But even if you do your homework and create a good model to extrapolate a business’s current cash flows into the future, you might notice there’s one thing missing: new lines of business. For example, what if Apple builds a VR/AR headset? Or a car? How would that impact their future cash flows? How can you make an estimate when there is no historical data to go on? This is obviously difficult, but it’s also an opportunity. If you can uncover a unique insight that makes you confident that Apple’s VR business is going to be huge before other people believe it—before it gets “priced in” to the stock price—and if you end up being right, then that’s how you make money as an investor.
This is one reason it’s so valuable to understand the principles of business strategy. When asking yourself how much cash Apple will generate in the VR business, it’s useful to know about things like “economies of scale” and “network effects” so that you can model the competitive threat posed by other companies, like Facebook / Meta.
But predicting the success or failure of new lines of business isn’t the only way that knowledge of strategy translates into valuation skills. It’s also helpful if you want to understand how durable a business’s cash flows are. The reason some cash flows grow faster than others, or stick around longer, is because they are more strategically robust—i.e. less likely to crumble in the face of competition. As legendary VC Bill Gurley once said, “all revenue is not created equal.”
To illustrate just how much this matters for the purposes of valuation, let’s look at two imaginary companies: Tortoise & Co, and Hare, Inc.
Discounting Future Cash Flows
Tortoise & Co may not seem flashy at first, especially compared to it’s faster-growing friend, Hare, Inc. But don’t be fooled by the slow start—owning a piece of Tortoise & Co is a great long-term bet.
Here’s a chart depicting each business’s annual revenue from inception to year 40:
(If you’re curious, here’s the spreadsheet I used for this.)
The Hare gets off to a fast start, as is its nature, but ultimately runs out of steam, slogs along for a decade or two as a shadow of its former self, and then shuts down.
The Tortoise on the other hand has an extremely robust business model. The flywheel of the Tortoise takes longer to get going, but once running is extremely durable.
The thing is, most of Tortoise & Co’s future revenue will only come to fruition in the distant future. And as we said earlier, money in the future is worth less than money today, even in the unrealistic assumption that your model is 100% correct and has zero risk or uncertainty. This is because of the time value of money: if you had the cash today you could invest it and it would grow and be worth more in the future. In other words, using a discount rate is basically factoring in the opportunity cost of an investment.
So maybe Tortoise & Co isn’t such an obvious bet after all? I mean, who wants to wait two decades for substantial cash flows? Luckily we have a way to directly compare the present value of these two cash flows. This is where we do the “discounting” step of the “discounted cash flow” analysis.
To estimate how much cash 10 years from now is worth to you today, you need to know how much return you could get in 10 years if you invested that cash today. This is an impossible question to answer, because there are unlimited ways to invest money and nearly unlimited possible returns. But just because it’s impossible to answer doesn’t mean we can’t have a useful ballpark estimate.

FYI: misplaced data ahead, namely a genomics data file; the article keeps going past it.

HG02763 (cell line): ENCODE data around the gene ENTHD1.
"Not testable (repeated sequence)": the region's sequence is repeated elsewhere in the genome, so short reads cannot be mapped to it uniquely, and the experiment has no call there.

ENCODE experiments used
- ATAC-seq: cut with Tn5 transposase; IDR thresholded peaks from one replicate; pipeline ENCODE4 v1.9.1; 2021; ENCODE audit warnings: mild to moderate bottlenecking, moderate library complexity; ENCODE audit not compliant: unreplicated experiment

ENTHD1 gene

So let’s pick 8%, because that’s what the S&P 500 has averaged since 1957. By picking this as our discount rate, we’re essentially saying: “how much more money would I make on this investment than if I invested in the S&P 500, assuming it continues to average the same returns.” Of course there are other ways to use the discount rate. You could pick a lower discount rate because you are confident in the investment and think it’s a safer bet than the S&P. Or you could pick a higher discount rate because you think the investment is more risky than the S&P. For more nuance on the discount rate, this is a good guide, but for now let’s stick with 8%.
Here’s how we run the numbers.
For each year in the future:
- Take the revenue from that year
- Subtract the amount our hypothetical S&P 500 investment would have earned by then
Here’s the typical equation most people use to do that:
Discounted Value of Year N Cash = (Year N Cash) / ((1 + Discount Rate) ^ N)
Let’s plug in some specific numbers as a concrete example. Let’s say in year 3, Tortoise & Co is estimated to earn $1m. Here’s what the equation should look like:
$1m / (1 + 0.08)^3
Which can be simplified and solved as:
$1m / 1.26 = $793,650
In other words, given an 8% discount rate, $1m in three years is worth $793,650 today.
Ok! So we know how to get the present value of one specific future year’s worth of cash flows. Let’s now extrapolate that to the entire projected future of the cash flows for Tortoise & Co and Hare, Inc.
Here we have the same revenue graph as above, but with dotted lines for each company representing the value of that future cash flow. You’ll notice that in the early years the dotted lines are close to the solid lines, because our hypothetical S&P 500 investment hasn’t had much time to compound. But in the later years the dotted line gets closer and closer to zero.